bee-pollenI grew up in densely populated and heavily polluted Southern Ontario. I had multiple allergies and severe eczema. I considered myself to have been a sort of canary for allergens. As an adult I’ve managed to rid myself of the eczema through a reasonably rigid vegetarian, organic diet. The hayfever vanished when I began to ingest small amounts of bee pollen on a daily basis. This is a habit I’ve continued for the ensuing twenty years, I’m proud to say I can stick my nose in any flower today with no ill effect. That’s in comparison to the seven handkerchiefs I needed to use when working on a small farm as a young man in Ontario.

While living in Arizona in the early 1990s I became friends with beekeeper Fred Terry, a pioneer of bee pollen in that part of the world. I helped him collect pollen from his hives and began ingesting pollen in earnest. Fred once lived for 40 days on freshly squeezed orange juice and bee pollen alone. Supervising doctors were amazed to discover Fred’s blood and physical constitution remained perfect throughout the duration of the forty day study period. Pollen is surely one of nature’s wonder foods.

bee-pollen-benefitsPollen is harvested by inserting a pollen trap under the entrance to each hive. The opening is a little small, resulting in the returning worker bees usually dropping one of the two pollen pellets they carry on their legs. The pollen then falls through mesh into the trap. This allows the beekeeper to collect pollen whilst the bees still manage to get half of the pollen they’ve collected into the hive. Due to the loss of some pollen bees are stimulated to fly out for more, resulting in further pollination. Everybody’s happy.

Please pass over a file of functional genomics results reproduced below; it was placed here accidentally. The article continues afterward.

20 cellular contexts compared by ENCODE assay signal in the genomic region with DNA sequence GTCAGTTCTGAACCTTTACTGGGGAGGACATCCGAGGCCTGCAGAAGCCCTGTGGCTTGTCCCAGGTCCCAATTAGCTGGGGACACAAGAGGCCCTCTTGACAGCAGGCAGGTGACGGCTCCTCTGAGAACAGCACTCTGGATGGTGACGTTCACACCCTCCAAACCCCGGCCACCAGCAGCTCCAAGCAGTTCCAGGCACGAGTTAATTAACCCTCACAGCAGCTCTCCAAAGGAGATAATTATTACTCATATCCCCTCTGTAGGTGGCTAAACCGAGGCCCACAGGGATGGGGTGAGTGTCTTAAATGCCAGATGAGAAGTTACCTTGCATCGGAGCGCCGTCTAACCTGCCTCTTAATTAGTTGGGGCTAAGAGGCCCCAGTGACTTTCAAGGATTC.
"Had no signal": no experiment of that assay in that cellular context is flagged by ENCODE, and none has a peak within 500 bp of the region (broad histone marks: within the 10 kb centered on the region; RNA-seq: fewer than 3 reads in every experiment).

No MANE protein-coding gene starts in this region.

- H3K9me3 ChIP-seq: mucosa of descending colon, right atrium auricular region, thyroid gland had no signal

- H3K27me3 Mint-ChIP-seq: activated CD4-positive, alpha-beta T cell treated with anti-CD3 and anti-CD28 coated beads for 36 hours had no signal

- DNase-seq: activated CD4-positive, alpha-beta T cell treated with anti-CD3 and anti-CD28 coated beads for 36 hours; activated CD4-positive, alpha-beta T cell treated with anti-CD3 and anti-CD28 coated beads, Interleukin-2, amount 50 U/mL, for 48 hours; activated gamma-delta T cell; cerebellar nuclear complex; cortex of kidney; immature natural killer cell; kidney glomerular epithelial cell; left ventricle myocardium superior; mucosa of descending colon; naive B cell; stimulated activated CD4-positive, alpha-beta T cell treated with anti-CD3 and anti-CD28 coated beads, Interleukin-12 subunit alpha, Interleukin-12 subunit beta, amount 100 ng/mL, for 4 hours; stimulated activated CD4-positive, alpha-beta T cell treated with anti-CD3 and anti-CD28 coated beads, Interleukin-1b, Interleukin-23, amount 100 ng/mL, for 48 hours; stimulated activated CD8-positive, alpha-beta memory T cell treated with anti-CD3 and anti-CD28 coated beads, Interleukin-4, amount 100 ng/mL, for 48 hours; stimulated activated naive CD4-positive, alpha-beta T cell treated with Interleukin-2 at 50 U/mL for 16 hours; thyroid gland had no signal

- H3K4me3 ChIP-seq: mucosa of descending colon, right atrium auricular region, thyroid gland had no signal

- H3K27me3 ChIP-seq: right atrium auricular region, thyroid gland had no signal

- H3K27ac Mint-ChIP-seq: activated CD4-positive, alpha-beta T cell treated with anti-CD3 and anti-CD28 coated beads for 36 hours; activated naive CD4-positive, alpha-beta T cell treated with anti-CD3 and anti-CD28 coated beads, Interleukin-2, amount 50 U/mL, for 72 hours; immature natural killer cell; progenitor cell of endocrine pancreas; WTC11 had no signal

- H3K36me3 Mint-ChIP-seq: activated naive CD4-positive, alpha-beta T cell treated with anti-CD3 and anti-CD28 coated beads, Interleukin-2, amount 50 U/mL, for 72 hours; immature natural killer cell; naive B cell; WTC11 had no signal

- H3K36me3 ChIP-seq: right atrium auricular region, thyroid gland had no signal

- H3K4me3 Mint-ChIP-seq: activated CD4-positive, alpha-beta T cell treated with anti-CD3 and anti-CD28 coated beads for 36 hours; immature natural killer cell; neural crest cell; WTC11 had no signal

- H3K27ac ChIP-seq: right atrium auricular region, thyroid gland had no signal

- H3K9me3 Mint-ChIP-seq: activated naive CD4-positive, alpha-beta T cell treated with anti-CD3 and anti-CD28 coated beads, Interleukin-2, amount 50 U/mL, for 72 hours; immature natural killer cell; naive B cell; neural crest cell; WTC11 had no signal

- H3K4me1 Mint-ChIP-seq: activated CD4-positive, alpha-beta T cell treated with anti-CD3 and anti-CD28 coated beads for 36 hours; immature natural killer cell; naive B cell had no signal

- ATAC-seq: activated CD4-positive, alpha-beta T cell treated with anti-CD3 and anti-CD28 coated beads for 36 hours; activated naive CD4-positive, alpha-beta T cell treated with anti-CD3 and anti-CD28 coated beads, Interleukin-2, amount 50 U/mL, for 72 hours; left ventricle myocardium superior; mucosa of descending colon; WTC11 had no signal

Over the last years I’ve noticed many people borrowing books from the library on beekeeping. It would appear that there are many new bee enthusiasts, often with just one or a few hives. These people are doing us a service, ensuring a healthy population of bees for pollination of our native bush and for our flowers and food plants.

I purchase pollen by the kilo. It is expensive but certainly much more economical than it would be if buying bottles containing small amounts of pollen in capsules.

Ideally, the best pollen to ingest is that which comes from your local area. Thus, one can build up immunity to any local plants that might create allergies.

I challenge beekeepers of the Far North to begin to collect pollen from their hives. With our high humidity, there may be some form of drying necessary. I store pollen in multiple bags in the refrigerator so that it doesn’t take up moisture. And remember, begin to ingest small amounts of pollen daily as you may initially get an allergic reaction.

Radio host, librarian, inspirational speaker and health educator John Haines is the author of In Search of Simplicity: A True Story that Changes Lives and Beyond the Search, books to lift the spirit and touch the heart. See http://www.JohnHainesBooks.wordpress.com

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